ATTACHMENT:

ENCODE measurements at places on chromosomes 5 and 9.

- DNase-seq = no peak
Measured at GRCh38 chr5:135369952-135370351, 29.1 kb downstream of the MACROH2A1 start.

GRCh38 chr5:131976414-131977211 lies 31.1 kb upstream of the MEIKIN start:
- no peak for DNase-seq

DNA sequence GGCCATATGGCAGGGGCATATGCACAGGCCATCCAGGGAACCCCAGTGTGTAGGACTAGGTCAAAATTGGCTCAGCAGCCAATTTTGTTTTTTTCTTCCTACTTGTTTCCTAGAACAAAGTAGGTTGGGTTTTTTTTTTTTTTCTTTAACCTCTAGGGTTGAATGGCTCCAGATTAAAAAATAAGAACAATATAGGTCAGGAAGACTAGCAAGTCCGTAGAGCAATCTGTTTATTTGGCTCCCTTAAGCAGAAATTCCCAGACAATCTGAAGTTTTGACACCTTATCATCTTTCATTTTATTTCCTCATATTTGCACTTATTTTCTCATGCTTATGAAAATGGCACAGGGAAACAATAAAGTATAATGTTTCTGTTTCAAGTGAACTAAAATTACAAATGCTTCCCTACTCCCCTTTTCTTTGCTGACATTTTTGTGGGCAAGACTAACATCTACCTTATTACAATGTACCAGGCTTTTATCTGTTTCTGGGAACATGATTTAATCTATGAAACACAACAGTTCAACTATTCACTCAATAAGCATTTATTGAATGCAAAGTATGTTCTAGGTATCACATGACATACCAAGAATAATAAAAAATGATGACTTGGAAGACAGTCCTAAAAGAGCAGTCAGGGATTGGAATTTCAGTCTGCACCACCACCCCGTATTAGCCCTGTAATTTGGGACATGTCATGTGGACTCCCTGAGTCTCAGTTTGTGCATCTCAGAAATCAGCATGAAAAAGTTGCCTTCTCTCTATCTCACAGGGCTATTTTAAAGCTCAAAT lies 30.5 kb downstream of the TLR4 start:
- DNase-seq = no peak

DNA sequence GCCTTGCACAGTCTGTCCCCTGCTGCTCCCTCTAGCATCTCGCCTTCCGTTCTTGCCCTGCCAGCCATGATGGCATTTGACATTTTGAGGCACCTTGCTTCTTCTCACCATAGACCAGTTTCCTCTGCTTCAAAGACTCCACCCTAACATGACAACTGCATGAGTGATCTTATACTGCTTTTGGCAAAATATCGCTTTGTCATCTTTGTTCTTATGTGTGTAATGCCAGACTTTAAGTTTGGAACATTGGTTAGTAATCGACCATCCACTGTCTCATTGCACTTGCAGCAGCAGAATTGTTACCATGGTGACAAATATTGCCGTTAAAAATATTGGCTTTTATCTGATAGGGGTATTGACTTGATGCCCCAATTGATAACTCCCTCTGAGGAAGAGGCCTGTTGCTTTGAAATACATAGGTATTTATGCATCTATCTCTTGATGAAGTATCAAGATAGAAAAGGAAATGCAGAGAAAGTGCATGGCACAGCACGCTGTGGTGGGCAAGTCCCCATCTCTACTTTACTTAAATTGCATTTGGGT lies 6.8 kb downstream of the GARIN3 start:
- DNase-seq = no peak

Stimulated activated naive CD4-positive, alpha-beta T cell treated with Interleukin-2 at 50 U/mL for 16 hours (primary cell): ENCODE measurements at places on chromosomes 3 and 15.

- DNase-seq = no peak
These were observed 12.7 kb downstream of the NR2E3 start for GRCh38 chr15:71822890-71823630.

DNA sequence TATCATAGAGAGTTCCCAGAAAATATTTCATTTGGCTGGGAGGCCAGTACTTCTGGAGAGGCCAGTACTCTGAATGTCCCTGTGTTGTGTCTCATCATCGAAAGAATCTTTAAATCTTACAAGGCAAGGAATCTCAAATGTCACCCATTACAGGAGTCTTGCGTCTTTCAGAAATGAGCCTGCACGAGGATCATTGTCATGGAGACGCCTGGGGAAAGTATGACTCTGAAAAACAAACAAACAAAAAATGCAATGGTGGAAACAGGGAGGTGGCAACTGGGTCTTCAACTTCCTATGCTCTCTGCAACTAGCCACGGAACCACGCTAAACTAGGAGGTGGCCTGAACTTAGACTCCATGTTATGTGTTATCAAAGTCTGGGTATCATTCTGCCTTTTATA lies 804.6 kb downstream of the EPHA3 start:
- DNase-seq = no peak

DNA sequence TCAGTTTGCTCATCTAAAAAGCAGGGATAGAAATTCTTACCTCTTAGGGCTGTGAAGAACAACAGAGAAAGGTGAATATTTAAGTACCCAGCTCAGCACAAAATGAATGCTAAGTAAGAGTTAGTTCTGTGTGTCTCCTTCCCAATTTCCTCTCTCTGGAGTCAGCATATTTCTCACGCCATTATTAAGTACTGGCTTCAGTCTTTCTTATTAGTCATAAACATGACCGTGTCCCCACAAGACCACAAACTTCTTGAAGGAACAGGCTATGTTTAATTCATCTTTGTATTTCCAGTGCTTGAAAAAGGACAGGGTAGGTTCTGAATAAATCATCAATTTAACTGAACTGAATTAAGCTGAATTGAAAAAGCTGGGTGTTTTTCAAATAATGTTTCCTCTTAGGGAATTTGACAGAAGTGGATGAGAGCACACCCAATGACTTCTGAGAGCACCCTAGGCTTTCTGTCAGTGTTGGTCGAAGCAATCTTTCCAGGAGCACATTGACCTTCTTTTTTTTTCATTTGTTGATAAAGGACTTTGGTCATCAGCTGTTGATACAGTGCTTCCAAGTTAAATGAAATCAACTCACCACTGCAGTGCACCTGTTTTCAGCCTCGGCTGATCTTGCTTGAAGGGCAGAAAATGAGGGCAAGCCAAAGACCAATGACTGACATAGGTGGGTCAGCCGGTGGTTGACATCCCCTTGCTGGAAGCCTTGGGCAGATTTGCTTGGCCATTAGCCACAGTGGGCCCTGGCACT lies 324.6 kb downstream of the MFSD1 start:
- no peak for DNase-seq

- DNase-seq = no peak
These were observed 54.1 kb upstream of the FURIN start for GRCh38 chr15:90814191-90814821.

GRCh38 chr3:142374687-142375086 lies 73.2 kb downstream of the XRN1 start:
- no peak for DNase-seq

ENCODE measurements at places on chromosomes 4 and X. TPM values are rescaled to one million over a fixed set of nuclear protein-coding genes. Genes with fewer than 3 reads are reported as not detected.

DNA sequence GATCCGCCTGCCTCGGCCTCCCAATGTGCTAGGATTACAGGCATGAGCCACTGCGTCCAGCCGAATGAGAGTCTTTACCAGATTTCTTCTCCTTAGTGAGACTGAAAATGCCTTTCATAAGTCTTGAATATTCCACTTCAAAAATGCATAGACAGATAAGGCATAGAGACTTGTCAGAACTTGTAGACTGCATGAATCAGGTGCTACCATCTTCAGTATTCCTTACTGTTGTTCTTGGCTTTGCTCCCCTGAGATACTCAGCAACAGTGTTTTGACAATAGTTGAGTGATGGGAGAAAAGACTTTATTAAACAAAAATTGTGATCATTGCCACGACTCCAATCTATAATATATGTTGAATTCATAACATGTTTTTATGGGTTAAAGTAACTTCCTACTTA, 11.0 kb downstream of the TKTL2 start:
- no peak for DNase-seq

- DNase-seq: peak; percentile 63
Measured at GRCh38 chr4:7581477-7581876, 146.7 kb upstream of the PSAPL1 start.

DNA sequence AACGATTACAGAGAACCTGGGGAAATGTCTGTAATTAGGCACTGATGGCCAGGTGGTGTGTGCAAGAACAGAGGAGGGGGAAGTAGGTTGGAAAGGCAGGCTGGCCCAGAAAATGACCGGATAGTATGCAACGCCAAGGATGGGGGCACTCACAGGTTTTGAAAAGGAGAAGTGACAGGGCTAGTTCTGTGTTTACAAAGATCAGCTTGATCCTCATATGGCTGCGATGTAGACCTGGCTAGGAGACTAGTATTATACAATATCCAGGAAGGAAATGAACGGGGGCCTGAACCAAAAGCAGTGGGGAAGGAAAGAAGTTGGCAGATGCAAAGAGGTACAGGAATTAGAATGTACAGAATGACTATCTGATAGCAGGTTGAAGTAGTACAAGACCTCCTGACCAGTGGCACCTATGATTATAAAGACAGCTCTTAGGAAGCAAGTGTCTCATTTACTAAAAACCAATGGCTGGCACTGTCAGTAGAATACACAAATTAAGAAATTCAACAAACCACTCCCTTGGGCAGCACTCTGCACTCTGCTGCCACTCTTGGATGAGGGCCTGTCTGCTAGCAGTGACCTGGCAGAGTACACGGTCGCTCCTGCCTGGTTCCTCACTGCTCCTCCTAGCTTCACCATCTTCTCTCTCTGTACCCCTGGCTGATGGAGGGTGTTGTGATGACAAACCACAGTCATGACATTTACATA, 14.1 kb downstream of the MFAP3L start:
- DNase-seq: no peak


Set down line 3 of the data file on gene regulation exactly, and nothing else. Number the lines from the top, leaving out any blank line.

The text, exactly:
Measured at GRCh38 chr5:135369952-135370351, 29.1 kb downstream of the MACROH2A1 start.